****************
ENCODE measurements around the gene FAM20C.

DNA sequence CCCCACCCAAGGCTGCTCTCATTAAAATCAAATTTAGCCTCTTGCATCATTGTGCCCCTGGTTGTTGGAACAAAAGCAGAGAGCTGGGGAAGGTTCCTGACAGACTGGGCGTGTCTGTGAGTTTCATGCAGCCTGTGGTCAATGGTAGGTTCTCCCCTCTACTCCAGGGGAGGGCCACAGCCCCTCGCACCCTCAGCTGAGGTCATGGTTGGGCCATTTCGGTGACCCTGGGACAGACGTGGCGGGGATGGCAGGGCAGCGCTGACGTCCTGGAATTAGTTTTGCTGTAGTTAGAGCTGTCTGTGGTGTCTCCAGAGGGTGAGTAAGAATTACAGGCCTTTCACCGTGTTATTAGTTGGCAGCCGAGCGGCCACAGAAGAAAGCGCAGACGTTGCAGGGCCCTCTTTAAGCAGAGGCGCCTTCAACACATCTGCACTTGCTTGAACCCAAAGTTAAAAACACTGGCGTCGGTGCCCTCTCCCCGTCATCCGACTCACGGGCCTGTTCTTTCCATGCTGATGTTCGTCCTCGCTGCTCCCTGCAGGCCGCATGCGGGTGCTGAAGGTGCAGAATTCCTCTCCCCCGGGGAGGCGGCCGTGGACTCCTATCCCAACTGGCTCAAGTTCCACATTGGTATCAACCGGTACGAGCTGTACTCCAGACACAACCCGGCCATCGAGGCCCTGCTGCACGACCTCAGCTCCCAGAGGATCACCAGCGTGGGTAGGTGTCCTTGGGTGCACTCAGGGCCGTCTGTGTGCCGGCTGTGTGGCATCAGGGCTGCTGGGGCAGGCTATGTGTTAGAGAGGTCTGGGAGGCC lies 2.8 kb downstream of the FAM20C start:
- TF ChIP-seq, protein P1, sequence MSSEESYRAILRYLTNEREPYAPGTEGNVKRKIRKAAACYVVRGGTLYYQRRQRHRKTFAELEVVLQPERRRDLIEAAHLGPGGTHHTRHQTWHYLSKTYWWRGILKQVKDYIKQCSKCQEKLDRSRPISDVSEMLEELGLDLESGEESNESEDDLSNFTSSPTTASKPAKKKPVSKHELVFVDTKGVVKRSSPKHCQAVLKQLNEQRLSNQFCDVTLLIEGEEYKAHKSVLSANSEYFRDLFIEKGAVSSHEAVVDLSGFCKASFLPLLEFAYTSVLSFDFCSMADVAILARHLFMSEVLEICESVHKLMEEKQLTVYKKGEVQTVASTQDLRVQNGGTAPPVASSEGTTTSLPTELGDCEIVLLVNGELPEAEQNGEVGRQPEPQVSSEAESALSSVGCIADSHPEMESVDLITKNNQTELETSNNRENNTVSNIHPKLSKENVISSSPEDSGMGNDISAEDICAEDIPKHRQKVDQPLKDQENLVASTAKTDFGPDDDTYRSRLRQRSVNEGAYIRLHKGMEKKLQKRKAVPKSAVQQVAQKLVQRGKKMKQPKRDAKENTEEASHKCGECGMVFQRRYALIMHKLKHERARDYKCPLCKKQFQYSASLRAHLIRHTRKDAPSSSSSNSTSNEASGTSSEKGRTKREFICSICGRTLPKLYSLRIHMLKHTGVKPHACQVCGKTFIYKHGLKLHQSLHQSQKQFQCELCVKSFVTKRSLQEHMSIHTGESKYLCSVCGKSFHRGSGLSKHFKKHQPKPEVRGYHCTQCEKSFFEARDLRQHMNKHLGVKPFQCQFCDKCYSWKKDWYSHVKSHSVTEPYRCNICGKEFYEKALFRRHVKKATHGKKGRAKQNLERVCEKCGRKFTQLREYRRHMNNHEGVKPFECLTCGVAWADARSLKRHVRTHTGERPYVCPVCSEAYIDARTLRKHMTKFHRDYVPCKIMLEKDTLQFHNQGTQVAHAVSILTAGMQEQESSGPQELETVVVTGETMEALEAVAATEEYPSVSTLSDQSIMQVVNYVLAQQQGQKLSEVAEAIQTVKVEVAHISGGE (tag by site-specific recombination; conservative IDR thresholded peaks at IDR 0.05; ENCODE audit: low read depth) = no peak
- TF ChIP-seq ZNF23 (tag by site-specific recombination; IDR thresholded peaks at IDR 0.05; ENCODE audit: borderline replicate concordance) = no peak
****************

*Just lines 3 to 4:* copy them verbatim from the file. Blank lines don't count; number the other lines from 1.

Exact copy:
- TF ChIP-seq, protein P1, sequence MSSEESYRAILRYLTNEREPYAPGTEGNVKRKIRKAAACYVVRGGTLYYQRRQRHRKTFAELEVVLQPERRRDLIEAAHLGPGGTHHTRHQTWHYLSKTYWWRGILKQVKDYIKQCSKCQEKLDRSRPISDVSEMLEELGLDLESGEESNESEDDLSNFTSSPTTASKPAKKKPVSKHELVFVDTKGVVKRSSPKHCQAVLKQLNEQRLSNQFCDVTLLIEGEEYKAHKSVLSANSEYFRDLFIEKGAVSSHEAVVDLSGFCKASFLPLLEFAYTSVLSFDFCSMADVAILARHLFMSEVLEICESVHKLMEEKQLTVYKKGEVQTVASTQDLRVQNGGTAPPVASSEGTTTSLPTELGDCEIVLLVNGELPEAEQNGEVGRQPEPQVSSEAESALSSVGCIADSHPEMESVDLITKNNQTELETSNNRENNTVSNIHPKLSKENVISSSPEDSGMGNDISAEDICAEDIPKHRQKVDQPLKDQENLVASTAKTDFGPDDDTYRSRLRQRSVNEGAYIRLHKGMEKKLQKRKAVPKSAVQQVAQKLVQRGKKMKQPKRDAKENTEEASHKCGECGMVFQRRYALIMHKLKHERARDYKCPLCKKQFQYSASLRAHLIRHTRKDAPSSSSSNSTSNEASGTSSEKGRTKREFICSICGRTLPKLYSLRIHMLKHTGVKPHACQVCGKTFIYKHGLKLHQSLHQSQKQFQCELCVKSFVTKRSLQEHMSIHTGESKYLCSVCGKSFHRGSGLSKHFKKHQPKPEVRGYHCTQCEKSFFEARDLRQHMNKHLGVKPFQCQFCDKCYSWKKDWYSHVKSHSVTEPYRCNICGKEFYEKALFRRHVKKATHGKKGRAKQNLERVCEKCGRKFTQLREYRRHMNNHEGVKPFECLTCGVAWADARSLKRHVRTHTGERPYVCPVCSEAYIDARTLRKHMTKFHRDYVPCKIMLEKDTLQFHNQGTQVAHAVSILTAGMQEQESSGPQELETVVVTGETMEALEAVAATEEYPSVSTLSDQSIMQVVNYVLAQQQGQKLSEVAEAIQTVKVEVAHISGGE (tag by site-specific recombination; conservative IDR thresholded peaks at IDR 0.05; ENCODE audit: low read depth) = no peak
- TF ChIP-seq ZNF23 (tag by site-specific recombination; IDR thresholded peaks at IDR 0.05; ENCODE audit: borderline replicate concordance) = no peak